Stynes' oncologist at Peter MacCallum Cancer Centre, Professor Grant McArthur, said Stynes' remarkable attitude undoubtedly made a difference as he embraced two clinical trials of experimental drugs in an effort to help others, as well as himself.

''He had a lot of treatment over three years, so his attitude coupled with the fact that we're starting to make some advances in the battle against advanced melanoma is why he did as well as he did,'' said the leading melanoma expert. Professor McArthur, Mr Southwick and Stynes' neurosurgeon Professor Jeffrey Rosenfeld all praised his courage yesterday and said he had helped others work through serious illness.

''He was a shining exemplar to those with cancer showing them that you need not ever give up the struggle and should live life to the fullest through difficult times,'' said Professor Rosenfeld from The Alfred hospital.

Mr Southwick said unlike others who find themselves in a similar position, Stynes continued to live a very full life until the end, making his doctors nervous at times, particularly when he travelled to South America with his family after brain surgery in January.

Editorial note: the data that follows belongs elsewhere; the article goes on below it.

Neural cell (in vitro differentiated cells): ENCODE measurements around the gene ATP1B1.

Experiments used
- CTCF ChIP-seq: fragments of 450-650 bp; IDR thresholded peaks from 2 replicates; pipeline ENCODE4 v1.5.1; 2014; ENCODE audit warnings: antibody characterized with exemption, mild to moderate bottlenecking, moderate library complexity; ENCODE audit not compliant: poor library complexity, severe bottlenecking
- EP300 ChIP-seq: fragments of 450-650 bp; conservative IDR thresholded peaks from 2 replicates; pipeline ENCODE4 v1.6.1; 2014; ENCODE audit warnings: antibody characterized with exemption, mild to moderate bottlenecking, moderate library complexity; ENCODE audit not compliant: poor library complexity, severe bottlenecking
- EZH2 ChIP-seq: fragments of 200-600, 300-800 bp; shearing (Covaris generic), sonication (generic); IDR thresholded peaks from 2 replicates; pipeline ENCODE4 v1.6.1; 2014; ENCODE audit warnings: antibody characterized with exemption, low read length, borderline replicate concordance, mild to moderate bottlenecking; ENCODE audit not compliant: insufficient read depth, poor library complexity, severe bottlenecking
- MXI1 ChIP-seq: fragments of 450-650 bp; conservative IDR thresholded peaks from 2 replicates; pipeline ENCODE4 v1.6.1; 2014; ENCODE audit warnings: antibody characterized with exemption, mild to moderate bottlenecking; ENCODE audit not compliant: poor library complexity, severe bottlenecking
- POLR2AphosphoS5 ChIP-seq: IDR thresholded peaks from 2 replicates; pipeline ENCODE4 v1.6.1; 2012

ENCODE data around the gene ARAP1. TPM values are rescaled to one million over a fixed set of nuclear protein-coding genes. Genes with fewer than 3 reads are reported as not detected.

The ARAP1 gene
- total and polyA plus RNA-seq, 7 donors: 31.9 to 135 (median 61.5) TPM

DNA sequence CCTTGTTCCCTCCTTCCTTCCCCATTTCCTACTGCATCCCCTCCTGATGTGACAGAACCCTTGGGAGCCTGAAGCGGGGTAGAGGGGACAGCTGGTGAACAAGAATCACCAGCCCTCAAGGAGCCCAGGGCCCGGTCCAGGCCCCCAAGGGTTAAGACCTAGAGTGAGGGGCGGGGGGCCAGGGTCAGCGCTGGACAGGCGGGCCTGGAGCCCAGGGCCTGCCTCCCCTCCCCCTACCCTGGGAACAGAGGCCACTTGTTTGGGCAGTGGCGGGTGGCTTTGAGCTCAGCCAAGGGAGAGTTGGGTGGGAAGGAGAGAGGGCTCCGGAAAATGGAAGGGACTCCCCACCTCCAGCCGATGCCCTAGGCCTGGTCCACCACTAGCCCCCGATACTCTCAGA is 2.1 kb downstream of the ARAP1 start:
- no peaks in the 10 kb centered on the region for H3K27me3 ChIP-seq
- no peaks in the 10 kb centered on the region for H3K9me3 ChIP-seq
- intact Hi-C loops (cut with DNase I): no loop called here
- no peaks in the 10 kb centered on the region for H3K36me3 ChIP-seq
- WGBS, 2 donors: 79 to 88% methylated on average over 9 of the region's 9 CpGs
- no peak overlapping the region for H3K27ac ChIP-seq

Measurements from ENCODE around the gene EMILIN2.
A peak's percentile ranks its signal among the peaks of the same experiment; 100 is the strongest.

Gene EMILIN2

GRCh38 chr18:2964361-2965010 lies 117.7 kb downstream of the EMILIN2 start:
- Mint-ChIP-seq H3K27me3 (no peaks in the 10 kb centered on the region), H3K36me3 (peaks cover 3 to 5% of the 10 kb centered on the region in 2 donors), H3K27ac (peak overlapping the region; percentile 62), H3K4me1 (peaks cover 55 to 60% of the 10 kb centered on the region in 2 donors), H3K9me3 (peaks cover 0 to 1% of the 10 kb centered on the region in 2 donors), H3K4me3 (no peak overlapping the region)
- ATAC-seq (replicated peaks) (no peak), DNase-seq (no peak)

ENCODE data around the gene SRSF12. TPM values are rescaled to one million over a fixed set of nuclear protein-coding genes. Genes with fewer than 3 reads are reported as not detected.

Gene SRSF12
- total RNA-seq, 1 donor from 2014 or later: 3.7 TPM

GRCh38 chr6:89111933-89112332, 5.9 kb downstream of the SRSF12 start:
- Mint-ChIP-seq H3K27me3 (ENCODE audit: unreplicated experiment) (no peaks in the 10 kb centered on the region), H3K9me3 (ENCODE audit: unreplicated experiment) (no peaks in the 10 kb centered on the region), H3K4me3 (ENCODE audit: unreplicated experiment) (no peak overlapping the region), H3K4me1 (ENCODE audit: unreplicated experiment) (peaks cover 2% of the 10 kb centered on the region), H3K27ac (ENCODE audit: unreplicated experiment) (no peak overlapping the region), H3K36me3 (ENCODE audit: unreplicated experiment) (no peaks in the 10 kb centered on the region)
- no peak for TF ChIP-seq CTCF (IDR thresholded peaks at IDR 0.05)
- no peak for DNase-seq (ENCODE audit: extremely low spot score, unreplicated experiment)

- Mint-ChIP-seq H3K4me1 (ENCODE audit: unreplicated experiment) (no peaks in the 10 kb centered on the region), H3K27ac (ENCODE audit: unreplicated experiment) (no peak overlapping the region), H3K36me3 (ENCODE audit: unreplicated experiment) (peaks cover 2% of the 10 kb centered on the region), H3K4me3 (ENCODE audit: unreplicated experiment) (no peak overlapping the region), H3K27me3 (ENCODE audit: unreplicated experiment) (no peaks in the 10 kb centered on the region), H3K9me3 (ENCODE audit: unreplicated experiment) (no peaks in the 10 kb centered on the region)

''We were concerned because he could have had a major bleed from the brain and he was in an area where it may have been very difficult to get treatment to him, but he wanted to be with his family and do that which was great, and it turned out to be a wonderful thing for him,'' he said.

In a statement sent to The Age, Dr Peter Sherwen, a palliative care doctor at Epworth and Caritas Christi, said he felt privileged to care for Stynes over the last eight months before he died peacefully at home with the help of palliative care nurses and his extended family.

http://www.theage.com.au/afl/afl-news/d ... z1pgtEPSw2


Top
 Profile  
 
 Post subject:
PostPosted: Fri Apr 06, 2012 6:02 am 
Offline
Registered User
User avatar

Joined: Mon Mar 10, 2008 4:03 pm
Posts: 18130
Location: Australia
Brain device gives Hawking hope of communicating

LA JOLLA, California: Already surrounded by machines that allow him, painstakingly, to communicate, the physicist Stephen Hawking last year donned what looked like a rakish black headband that held a feather-light device the size of a small matchbox.